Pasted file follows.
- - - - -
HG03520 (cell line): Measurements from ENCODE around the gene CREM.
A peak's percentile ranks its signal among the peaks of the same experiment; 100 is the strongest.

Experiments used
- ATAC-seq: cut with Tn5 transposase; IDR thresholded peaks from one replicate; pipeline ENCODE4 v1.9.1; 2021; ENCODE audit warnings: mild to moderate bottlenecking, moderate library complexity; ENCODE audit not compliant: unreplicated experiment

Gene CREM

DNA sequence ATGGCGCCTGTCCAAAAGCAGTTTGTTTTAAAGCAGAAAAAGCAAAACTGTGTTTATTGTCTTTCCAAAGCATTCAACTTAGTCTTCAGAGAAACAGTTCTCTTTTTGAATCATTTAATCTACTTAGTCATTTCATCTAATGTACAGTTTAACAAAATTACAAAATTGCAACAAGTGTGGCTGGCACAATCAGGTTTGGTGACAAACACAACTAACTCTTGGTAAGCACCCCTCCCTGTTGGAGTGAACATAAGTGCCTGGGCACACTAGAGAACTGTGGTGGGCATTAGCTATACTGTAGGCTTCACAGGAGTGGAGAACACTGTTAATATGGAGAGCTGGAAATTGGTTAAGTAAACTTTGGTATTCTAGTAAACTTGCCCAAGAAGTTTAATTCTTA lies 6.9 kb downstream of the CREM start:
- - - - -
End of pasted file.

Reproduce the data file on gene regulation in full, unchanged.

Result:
HG03520 (cell line): Measurements from ENCODE around the gene CREM.
A peak's percentile ranks its signal among the peaks of the same experiment; 100 is the strongest.

Experiments used
- ATAC-seq: cut with Tn5 transposase; IDR thresholded peaks from one replicate; pipeline ENCODE4 v1.9.1; 2021; ENCODE audit warnings: mild to moderate bottlenecking, moderate library complexity; ENCODE audit not compliant: unreplicated experiment

Gene CREM

DNA sequence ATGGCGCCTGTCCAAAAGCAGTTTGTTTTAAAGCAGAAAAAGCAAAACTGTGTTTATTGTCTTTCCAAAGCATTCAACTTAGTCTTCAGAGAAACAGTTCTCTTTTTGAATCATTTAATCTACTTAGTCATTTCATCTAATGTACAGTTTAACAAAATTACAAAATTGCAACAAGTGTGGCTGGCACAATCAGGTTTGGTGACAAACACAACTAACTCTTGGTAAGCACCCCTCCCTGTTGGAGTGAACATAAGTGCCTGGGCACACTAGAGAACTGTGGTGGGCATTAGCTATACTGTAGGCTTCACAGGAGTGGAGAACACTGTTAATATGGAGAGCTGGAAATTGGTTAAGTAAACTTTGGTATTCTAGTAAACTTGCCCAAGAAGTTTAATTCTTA lies 6.9 kb downstream of the CREM start: